smart composites (rus. "умные" композиты otherwise самоорганизующиеся системы) — specially structured system consisting of subsystems intended for external signal (action) read-out, its processing, execution of certain actions (functional response), feedback, self-diagnostics and self-repairing (if the action is reversible).


Each element of such a system has specific functions supported by relevant properties of materials developed for this purpose. The entire system is structured in such a way as to perform a self-controlled "smart" action similar to the functioning of a living organism capable of "taking a decision and performing an action".

The most common examples of smart materials on the basis of which such a system can be built:

- shape-memorizing alloys and polymers in which deformation can be induced and recovered through temperature or magnetic field changes;

- pH-sensitive polymers that expand or collapse when they experience changes in the pH of the environment;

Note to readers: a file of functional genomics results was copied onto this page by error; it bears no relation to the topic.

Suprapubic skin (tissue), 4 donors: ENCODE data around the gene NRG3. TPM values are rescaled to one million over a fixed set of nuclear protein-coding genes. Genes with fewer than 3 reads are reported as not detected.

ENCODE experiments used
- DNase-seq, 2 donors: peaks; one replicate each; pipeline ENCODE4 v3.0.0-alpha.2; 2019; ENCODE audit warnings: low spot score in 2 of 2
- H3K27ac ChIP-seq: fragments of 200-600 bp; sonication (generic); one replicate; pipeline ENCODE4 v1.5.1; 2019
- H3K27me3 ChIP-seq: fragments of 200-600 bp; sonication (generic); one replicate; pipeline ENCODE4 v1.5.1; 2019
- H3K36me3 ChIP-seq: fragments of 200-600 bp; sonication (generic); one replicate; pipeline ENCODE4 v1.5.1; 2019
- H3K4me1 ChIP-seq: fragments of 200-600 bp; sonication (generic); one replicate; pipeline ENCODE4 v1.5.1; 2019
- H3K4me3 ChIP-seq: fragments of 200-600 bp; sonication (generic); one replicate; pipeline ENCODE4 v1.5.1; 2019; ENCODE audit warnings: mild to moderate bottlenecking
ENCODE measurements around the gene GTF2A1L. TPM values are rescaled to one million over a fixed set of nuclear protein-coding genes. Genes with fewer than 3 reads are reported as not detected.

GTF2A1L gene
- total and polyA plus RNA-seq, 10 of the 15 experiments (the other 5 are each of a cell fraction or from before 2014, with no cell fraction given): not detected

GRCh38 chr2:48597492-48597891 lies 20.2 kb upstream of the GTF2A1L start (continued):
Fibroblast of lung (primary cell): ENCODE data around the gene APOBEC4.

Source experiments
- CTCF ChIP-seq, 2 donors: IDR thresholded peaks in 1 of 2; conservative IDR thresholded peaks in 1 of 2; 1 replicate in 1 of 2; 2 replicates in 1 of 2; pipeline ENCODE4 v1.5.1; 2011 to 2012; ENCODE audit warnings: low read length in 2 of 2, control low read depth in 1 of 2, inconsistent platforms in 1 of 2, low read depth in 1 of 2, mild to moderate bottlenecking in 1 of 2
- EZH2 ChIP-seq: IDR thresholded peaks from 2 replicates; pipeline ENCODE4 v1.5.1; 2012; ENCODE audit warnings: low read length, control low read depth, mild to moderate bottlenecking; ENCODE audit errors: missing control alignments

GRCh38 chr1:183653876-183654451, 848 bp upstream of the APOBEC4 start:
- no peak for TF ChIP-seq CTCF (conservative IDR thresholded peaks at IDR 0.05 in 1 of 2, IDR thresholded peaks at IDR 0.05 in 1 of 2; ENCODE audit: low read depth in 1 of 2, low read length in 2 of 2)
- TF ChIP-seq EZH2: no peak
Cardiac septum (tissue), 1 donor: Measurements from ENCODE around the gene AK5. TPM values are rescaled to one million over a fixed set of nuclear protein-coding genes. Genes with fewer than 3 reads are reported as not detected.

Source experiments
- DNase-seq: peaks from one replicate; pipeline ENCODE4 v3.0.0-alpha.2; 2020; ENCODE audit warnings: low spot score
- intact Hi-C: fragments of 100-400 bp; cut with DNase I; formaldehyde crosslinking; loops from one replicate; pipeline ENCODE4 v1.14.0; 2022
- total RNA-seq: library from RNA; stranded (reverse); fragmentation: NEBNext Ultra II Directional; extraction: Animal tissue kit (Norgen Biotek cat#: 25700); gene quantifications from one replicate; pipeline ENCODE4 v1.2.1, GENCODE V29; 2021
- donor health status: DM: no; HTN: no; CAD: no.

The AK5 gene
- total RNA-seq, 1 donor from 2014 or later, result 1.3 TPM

- temperature-responsive polymers that undergo changes of properties triggered by variations of ambient temperature;

- halochromic, electrochromic, thermochromic, photochromic materials that alter their colour (transmission) under the influence of changes in pH, intensity of electric field, temperature or light, correspondingly;

- non-Newtonian fluids that change their viscosity (up to no flow condition) as the shear rate changes.

The recent advances in the field of functional nanomaterials and "smart" systems are achieved through control of their structure and composition using a "bottom-up" approach; such advances are based on previously developed molecular, nano- and micromaterials which were the first step in combining functional nanomaterials with a logical system.

Composites with "embedded" sensors (optical, piezoelectric, acoustic) ensuring material monitoring during manufacturing, testing and operation are conventionally referred to as passive "smart" composites, whereas composites whose structure includes elements that govern the structural behaviour are referred to as active composites. The best known composites of this type are materials that contain shape-memory elements or piezoelectric devices that suppress vibration.


  • Lourie Sergey
  • Mileiko Sergey T.
  • Nazarov Victor G.


  1. Concise Encyclopedia of Composite Materials / Ed. by A. Kelly. — Elsevier Science, 1994. — 378 p.

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